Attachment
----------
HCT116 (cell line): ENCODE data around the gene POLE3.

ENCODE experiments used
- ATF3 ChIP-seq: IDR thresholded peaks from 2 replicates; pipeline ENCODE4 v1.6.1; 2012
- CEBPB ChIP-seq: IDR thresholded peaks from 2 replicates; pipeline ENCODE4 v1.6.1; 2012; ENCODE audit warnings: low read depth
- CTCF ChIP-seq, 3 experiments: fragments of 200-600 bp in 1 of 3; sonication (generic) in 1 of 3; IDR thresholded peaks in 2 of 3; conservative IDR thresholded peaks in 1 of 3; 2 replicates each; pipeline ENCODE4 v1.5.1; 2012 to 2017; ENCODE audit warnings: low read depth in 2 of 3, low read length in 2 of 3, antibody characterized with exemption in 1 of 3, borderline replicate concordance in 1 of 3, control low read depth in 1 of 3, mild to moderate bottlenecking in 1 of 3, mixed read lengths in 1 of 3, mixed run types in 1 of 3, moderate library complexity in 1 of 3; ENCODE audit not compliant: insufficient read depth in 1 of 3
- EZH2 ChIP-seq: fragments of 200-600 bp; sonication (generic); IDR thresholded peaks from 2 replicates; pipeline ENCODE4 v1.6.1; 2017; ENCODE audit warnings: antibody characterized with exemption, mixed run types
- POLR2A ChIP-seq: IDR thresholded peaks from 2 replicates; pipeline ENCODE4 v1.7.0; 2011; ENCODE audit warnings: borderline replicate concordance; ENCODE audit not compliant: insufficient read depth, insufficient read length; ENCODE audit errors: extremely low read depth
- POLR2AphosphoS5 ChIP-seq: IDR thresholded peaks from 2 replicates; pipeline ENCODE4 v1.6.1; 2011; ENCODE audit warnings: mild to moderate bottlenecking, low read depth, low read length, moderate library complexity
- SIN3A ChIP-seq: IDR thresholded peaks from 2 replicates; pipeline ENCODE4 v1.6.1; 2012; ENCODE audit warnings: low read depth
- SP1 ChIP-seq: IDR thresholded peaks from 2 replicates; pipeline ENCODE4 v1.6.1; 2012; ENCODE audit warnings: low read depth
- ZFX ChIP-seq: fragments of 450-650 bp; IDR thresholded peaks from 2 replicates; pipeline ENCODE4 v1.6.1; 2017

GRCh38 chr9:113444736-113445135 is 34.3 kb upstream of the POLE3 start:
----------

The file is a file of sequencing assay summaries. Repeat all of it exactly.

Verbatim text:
HCT116 (cell line): ENCODE data around the gene POLE3.

ENCODE experiments used
- ATF3 ChIP-seq: IDR thresholded peaks from 2 replicates; pipeline ENCODE4 v1.6.1; 2012
- CEBPB ChIP-seq: IDR thresholded peaks from 2 replicates; pipeline ENCODE4 v1.6.1; 2012; ENCODE audit warnings: low read depth
- CTCF ChIP-seq, 3 experiments: fragments of 200-600 bp in 1 of 3; sonication (generic) in 1 of 3; IDR thresholded peaks in 2 of 3; conservative IDR thresholded peaks in 1 of 3; 2 replicates each; pipeline ENCODE4 v1.5.1; 2012 to 2017; ENCODE audit warnings: low read depth in 2 of 3, low read length in 2 of 3, antibody characterized with exemption in 1 of 3, borderline replicate concordance in 1 of 3, control low read depth in 1 of 3, mild to moderate bottlenecking in 1 of 3, mixed read lengths in 1 of 3, mixed run types in 1 of 3, moderate library complexity in 1 of 3; ENCODE audit not compliant: insufficient read depth in 1 of 3
- EZH2 ChIP-seq: fragments of 200-600 bp; sonication (generic); IDR thresholded peaks from 2 replicates; pipeline ENCODE4 v1.6.1; 2017; ENCODE audit warnings: antibody characterized with exemption, mixed run types
- POLR2A ChIP-seq: IDR thresholded peaks from 2 replicates; pipeline ENCODE4 v1.7.0; 2011; ENCODE audit warnings: borderline replicate concordance; ENCODE audit not compliant: insufficient read depth, insufficient read length; ENCODE audit errors: extremely low read depth
- POLR2AphosphoS5 ChIP-seq: IDR thresholded peaks from 2 replicates; pipeline ENCODE4 v1.6.1; 2011; ENCODE audit warnings: mild to moderate bottlenecking, low read depth, low read length, moderate library complexity
- SIN3A ChIP-seq: IDR thresholded peaks from 2 replicates; pipeline ENCODE4 v1.6.1; 2012; ENCODE audit warnings: low read depth
- SP1 ChIP-seq: IDR thresholded peaks from 2 replicates; pipeline ENCODE4 v1.6.1; 2012; ENCODE audit warnings: low read depth
- ZFX ChIP-seq: fragments of 450-650 bp; IDR thresholded peaks from 2 replicates; pipeline ENCODE4 v1.6.1; 2017

GRCh38 chr9:113444736-113445135 is 34.3 kb upstream of the POLE3 start: